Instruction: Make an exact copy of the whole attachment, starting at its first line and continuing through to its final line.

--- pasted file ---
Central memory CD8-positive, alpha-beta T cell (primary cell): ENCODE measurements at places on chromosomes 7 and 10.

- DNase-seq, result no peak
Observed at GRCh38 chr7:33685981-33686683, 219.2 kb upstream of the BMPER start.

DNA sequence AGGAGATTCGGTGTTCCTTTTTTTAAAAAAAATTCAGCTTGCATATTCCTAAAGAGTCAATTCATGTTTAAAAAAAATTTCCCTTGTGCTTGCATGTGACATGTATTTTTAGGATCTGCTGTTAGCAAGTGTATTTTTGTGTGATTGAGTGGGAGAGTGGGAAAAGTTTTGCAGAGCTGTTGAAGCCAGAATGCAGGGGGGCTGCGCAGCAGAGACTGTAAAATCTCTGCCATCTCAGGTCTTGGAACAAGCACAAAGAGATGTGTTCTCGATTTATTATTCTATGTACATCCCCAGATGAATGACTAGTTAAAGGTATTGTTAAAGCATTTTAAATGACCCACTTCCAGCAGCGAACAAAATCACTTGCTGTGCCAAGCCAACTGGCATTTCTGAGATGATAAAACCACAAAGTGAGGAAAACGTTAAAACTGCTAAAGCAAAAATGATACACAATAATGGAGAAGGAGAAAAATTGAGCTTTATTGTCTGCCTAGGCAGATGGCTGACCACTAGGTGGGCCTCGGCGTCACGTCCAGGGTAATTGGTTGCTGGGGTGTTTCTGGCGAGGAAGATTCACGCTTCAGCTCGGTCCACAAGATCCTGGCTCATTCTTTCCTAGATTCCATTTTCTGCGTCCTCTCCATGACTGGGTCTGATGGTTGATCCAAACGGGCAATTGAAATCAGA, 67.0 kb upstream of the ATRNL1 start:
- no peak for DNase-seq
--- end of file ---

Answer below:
Central memory CD8-positive, alpha-beta T cell (primary cell): ENCODE measurements at places on chromosomes 7 and 10.

- DNase-seq, result no peak
Observed at GRCh38 chr7:33685981-33686683, 219.2 kb upstream of the BMPER start.

DNA sequence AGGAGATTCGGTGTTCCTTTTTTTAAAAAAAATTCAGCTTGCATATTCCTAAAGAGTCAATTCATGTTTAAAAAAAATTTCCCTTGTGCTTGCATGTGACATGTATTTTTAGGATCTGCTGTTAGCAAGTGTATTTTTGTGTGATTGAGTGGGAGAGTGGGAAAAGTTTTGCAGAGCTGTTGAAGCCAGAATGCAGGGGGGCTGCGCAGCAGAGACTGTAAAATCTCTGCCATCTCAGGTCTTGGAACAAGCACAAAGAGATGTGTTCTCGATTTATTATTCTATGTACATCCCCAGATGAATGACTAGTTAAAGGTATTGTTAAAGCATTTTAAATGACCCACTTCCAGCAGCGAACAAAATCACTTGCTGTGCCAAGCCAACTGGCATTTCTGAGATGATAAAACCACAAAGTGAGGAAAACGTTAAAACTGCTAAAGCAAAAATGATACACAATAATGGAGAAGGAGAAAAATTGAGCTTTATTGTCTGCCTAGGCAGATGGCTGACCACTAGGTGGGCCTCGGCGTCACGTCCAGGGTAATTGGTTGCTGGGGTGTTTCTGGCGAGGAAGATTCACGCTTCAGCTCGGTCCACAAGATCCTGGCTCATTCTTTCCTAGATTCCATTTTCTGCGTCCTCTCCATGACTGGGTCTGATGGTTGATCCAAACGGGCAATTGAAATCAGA, 67.0 kb upstream of the ATRNL1 start:
- no peak for DNase-seq